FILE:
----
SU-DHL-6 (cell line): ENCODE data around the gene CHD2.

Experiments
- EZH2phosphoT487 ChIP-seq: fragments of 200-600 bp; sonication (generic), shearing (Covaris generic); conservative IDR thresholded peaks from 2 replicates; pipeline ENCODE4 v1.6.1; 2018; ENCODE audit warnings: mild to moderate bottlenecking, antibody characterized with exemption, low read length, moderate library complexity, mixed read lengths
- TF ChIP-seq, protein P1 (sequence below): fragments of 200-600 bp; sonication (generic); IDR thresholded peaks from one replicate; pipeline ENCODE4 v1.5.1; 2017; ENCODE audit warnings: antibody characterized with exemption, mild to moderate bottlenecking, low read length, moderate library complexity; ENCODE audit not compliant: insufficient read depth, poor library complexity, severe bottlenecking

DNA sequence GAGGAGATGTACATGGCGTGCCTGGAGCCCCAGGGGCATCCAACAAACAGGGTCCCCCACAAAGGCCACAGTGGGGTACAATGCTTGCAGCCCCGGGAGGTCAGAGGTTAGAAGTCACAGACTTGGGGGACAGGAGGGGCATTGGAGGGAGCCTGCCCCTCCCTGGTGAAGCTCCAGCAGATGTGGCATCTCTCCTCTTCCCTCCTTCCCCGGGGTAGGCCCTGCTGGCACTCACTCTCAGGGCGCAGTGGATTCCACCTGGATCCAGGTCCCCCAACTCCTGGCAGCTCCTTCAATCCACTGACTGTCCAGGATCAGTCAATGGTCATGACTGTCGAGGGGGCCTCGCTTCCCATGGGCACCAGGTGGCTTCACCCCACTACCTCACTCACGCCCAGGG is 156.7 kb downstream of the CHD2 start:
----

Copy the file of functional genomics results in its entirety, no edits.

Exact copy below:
SU-DHL-6 (cell line): ENCODE data around the gene CHD2.

Experiments
- EZH2phosphoT487 ChIP-seq: fragments of 200-600 bp; sonication (generic), shearing (Covaris generic); conservative IDR thresholded peaks from 2 replicates; pipeline ENCODE4 v1.6.1; 2018; ENCODE audit warnings: mild to moderate bottlenecking, antibody characterized with exemption, low read length, moderate library complexity, mixed read lengths
- TF ChIP-seq, protein P1 (sequence below): fragments of 200-600 bp; sonication (generic); IDR thresholded peaks from one replicate; pipeline ENCODE4 v1.5.1; 2017; ENCODE audit warnings: antibody characterized with exemption, mild to moderate bottlenecking, low read length, moderate library complexity; ENCODE audit not compliant: insufficient read depth, poor library complexity, severe bottlenecking

DNA sequence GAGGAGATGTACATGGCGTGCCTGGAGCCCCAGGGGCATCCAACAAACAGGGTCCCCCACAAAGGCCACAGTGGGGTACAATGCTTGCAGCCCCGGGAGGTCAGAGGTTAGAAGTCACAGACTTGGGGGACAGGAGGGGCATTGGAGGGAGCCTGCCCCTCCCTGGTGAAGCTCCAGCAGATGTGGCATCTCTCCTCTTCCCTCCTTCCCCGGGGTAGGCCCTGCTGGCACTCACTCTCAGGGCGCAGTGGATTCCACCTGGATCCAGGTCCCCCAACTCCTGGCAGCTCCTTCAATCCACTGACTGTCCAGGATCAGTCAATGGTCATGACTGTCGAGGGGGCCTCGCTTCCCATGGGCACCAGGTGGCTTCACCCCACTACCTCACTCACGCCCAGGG is 156.7 kb downstream of the CHD2 start: